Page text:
Philippe Daverioart critic
Born on 17 October 1949, in Mulhouse (Alsace), to an Italian father and a French mother, Philippe Daverio is an art critic and historian who enjoys a great deal of popularity with the public thanks to his television broadcasts on RaiTre, particularly the extremely successful series "Passepartout". He is also the director of "Art e Dossier", one of Italian publishing's most prestigious art review magazines.
In the course of his career spanning more than thirty years, he has also held a number of institutional posts, including as Head of Cultural Affairs for the Municipality of Milan between 1993 and 1997.
He is the author of numerous publications and books, including the recent "Il museo immaginato" (Rizzoli 2011), an original and thought-provoking work written in the form of a personal reflection on the masterpieces of all the eras of the Italian peninsula.
For Philippe Daverio, the city of Caserta and its palace make up one whole, for various reasons. "Well, to start with, because it's the first building that represents the megalomania of the Kingdom of Bourbon, a characteristic which is still rooted in today's Italian south and which highlights the disproportionality between economy and politics. At the same time, it is also the product of French megalomania because Charles III of Bourbon (the first monarch to reside in Naples following two centuries of viceroyalty – editor's note) was the great grandchild of Louis XIV and the palace is a stance against Versailles."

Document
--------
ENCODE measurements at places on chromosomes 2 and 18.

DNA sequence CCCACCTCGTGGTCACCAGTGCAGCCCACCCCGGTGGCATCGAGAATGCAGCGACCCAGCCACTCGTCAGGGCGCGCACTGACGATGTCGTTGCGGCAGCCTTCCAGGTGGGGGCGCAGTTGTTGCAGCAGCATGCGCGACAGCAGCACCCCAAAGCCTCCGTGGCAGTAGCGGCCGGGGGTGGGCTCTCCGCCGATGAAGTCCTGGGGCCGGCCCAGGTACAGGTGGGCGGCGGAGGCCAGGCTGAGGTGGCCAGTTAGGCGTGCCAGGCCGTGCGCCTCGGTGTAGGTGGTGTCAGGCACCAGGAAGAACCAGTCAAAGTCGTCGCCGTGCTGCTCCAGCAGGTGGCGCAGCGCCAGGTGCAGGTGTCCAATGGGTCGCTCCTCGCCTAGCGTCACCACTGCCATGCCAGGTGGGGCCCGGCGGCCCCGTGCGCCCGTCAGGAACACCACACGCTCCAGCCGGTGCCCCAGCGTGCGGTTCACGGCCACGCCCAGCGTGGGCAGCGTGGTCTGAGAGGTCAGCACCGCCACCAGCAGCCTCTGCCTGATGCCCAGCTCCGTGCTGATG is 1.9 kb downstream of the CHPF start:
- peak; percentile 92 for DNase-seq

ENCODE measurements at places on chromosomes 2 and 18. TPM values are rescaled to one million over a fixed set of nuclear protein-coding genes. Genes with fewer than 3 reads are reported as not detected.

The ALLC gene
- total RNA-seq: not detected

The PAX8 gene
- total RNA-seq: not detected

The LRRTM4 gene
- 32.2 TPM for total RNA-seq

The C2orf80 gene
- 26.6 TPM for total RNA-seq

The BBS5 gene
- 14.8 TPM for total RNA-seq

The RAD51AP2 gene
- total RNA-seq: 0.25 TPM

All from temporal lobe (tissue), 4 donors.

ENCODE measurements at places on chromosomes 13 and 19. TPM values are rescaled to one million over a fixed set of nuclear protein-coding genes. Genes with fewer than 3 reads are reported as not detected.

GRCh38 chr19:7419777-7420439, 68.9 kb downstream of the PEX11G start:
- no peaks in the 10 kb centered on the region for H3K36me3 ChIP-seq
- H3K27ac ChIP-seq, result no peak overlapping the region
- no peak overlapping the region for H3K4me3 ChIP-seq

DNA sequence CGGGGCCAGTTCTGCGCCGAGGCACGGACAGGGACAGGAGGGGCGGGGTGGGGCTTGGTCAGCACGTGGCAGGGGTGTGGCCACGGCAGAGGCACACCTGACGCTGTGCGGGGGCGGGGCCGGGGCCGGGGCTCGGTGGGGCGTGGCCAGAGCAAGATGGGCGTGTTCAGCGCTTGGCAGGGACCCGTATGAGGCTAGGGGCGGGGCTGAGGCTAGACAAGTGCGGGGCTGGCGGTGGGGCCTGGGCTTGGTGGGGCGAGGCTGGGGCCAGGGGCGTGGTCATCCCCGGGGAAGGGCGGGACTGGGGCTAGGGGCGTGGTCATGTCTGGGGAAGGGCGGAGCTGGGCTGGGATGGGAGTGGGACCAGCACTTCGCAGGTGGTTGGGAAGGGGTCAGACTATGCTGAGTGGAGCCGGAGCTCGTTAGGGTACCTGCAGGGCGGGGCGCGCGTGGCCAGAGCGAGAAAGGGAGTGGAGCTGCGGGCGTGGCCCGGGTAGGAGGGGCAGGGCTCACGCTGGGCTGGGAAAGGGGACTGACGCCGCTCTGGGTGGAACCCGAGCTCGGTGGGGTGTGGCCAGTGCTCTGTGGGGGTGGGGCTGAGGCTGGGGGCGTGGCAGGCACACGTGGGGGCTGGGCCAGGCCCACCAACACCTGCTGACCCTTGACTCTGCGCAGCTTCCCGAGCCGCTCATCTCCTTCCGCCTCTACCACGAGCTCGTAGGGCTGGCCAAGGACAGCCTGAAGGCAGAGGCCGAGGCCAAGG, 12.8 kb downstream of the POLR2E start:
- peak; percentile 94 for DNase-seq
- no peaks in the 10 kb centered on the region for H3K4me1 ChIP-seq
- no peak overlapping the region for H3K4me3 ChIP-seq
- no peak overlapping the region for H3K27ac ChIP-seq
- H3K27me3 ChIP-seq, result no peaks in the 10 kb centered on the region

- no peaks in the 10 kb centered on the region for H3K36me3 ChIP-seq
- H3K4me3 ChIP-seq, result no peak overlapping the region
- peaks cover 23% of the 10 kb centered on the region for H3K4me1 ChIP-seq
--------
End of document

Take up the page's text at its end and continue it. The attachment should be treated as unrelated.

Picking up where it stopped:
It's an outstanding work, starting with the architectural positioning of the gardens, but there are countless elements on which to linger. "The Kingdom of Naples was the scene of the physiocratic revolution, which is why agriculture is the basis of the economy", the art critic goes on to say. "You can see just how important the agricultural economy was from the crib of Ferdinand IV, held in the rooms of the palace, where for the first time we see buffalo mozzarella and spaghetti with "la pummarola n'goppa" sauce: all as a result of the economic policy of the day".
The palace is also testament to the artistic revolution of Johann Winkelmann, an archaeologist and art historian who was passionate about classical antiquity and who visited Herculaneum, Pompeii and Paestum several times in the second half of the eighteenth century, helping to spread the news of what emerged from the architectural excavations. "Just as Winkelmann looked to the past to review it, and through this observation threw himself into modernity, thus the palace owes a great deal to the art of the second and third-century Romans, that of Herculaneum and Pompeii".